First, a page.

(We’re trying out new writers here at Chowder! This post was written by Brendan Bettez.)
Patrice Bergeron and Brad Marchand have been inseparable as linemates ever since 2011. Whether the team was making a run at the Cup or missing the playoffs, the Bratrice pair has been a fixture, year in and year out.
However, despite all the chemistry these two have together, they haven’t been able to find that consistent third linemate since Tyler Seguin was traded away in the summer of 2013.
Reilly Smith tried his best for a while before being traded, and David Backes couldn’t handle the pace. David Pastrnak actually worked out just fine, but without him alongside David Krejci, the Bruins became easy to game plan against with only one truly threatening line.
To many fans, it looked like acquiring a veteran via trade or free agency was the only solution. This need for a top-six forward, coupled with Don Sweeney’s quiet offseason, is exactly why many media members unfamiliar with the Bruins prospects predicted the team to regress this year.
The key part of that sentence is “unfamiliar with the Bruins prospects.” The writer of that piece clearly either didn’t know very much about Anders Bjork.
In his defense, Bjork’s still somewhat of an unknown commodity; however, he has been quite impressive over the past few months. After lighting it up during the NCAA regionals for Notre Dame (5 points in 2 games), he stood out amongst the other rookies and draft picks at Development Camp. He then carried that momentum into the preseason where he got a lot of minutes on the top unit with — that’s right — Bergeron and Marchand.
That brings us to a simple question: is Bjork the answer?
At this point, it’s impossible to be sure, but it makes a lot of sense. Obviously throwing a rookie on your top line isn’t ideal. That being said, Bjork isn’t your typical rookie.
He’s played three years of college hockey in one of the nation’s toughest conferences, Hockey East. This past year, he was one of the top five scorers and was a nominee for the Hobey Baker, an award given to the best player in college hockey.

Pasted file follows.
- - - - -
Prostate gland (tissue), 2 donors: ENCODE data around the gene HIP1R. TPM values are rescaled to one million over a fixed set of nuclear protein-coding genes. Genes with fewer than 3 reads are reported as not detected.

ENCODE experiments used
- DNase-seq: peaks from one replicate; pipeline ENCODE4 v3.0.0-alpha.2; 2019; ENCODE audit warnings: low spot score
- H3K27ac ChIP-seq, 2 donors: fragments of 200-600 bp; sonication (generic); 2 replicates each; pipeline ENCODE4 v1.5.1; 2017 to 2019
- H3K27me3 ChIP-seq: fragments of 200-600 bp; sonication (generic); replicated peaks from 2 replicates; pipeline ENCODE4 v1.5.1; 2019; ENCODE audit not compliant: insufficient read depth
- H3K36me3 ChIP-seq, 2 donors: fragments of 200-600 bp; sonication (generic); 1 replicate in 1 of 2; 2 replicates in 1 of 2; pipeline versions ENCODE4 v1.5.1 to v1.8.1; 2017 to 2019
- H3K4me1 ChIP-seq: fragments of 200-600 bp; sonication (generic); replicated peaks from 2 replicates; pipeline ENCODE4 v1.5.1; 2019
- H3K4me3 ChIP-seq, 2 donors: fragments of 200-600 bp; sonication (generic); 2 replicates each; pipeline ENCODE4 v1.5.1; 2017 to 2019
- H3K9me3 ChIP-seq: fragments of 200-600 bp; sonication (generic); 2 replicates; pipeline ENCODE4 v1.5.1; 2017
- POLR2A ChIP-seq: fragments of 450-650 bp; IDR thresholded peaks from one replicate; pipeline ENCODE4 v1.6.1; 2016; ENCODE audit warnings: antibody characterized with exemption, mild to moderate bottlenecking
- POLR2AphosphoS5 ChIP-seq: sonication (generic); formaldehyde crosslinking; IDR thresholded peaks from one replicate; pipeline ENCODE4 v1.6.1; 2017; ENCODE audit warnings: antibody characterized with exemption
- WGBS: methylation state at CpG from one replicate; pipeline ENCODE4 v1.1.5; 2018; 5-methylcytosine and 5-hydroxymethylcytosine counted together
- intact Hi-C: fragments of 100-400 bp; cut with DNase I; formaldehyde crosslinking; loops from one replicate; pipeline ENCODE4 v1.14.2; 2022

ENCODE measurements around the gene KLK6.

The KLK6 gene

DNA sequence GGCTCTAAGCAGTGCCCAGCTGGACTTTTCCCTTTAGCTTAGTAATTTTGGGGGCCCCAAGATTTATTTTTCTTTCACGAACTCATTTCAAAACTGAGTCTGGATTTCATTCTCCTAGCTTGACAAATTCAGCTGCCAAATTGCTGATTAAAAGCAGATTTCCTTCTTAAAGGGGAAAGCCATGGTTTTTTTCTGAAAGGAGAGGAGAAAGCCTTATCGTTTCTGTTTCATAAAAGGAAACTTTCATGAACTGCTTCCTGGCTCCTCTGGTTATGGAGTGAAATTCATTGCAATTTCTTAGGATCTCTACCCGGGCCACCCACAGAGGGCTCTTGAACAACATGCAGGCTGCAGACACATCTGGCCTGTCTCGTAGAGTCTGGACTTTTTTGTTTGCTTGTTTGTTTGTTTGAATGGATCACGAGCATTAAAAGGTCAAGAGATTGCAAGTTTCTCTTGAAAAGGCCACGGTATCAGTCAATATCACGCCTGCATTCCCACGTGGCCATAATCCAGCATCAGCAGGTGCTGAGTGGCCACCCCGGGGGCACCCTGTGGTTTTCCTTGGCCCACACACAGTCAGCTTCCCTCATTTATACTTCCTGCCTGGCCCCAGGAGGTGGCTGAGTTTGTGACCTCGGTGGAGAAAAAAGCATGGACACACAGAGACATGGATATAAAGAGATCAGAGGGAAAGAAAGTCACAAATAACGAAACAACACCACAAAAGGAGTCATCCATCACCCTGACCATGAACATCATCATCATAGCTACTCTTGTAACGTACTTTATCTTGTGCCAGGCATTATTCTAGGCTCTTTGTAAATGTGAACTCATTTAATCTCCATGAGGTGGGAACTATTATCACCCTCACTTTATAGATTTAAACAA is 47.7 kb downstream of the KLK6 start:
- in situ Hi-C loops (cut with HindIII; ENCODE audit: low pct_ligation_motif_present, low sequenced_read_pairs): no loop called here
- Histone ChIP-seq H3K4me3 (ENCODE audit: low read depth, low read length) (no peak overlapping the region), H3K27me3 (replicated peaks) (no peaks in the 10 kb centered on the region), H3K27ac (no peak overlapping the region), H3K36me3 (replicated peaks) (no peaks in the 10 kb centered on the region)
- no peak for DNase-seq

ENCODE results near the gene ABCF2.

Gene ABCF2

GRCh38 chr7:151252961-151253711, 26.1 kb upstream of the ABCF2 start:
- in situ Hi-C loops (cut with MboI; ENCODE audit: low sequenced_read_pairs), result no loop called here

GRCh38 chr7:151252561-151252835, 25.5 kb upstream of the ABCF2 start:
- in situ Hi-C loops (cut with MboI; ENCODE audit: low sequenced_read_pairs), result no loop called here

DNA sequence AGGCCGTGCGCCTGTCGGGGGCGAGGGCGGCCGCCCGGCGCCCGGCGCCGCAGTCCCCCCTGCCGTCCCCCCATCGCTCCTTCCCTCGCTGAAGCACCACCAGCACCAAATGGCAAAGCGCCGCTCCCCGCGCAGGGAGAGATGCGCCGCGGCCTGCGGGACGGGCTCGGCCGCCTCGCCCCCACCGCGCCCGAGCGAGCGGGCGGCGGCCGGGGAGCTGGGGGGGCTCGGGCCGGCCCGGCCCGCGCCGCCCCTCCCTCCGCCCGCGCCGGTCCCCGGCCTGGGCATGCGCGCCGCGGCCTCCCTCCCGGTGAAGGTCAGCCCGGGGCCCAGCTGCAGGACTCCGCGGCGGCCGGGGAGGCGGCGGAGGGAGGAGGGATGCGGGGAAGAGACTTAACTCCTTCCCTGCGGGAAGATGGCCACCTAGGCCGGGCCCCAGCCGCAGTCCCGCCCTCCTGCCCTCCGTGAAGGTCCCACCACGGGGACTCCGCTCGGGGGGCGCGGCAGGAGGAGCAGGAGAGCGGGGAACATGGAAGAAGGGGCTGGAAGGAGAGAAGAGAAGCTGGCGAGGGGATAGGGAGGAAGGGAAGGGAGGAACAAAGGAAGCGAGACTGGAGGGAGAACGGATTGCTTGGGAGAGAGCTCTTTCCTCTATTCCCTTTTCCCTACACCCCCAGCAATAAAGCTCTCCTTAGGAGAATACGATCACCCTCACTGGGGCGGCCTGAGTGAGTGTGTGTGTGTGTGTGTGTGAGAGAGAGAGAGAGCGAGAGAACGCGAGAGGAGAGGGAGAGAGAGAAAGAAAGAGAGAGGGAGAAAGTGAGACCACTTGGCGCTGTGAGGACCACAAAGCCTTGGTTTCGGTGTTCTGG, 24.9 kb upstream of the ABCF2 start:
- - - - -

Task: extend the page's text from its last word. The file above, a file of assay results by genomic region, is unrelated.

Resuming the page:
While he didn’t win, the nomination shows that he can succeed at a high level. If you’re still skeptical, take a look at some other guys to come out of Hockey East recently: Johnny Gaudreau, Jack Eichel, Noah Hanifin, etc.
Granted, those names were slightly bigger coming out of college, but it goes to show that these college players can make the jump. It also brings to mind the ultimate question: what can we expect from Anders Bjork this season?
Honestly, there’s a ton of factors that go into this, but let’s start by taking a look at the ideal scenario.
In a perfect world, Bjork plays the season wire-to-wire on the top line with a healthy Marchand and Bergeron, and everything clicks. Bergeron wins another Selke, Marchand has another season near the top of the NHL points leaderboard and the Bruins have one of the best top lines in the league.
In this scenario, one could see Bjork easily putting up 50 or maybe even 60 points.
Playing with two amazing linemates helps Bjork’s skill level grow exponentially, and he ends up being the next Johnny Gaudreau. Might as well shoot for the stars, right? Of course, Bjork doesn’t really have the ceiling of a Johnny Gaudreau, but it’s fun to dream.
I expect Bjork to play a majority of the season on the top line with a few injuries here or there, along with a few cold streaks. Even veterans have trouble finding consistency, so it’s entirely likely we see Bjork go through a stretch or two of goalless or pointless streaks. These are natural.
The most important thing is that the media and the Bruins brain trust do not overreact when he hits a bad spell.
The last thing we need is for Bjork’s confidence to be shot by a movement to the fourth line or Providence.
I trust Bruce Cassidy in this department. His experience as an AHL coach gave him a lot of time working with young players just like Bjork, and if all goes well, the Bruins will have a steal of a fifth-round pick and a solution to the Seguin-sized hole on the Bratrice line.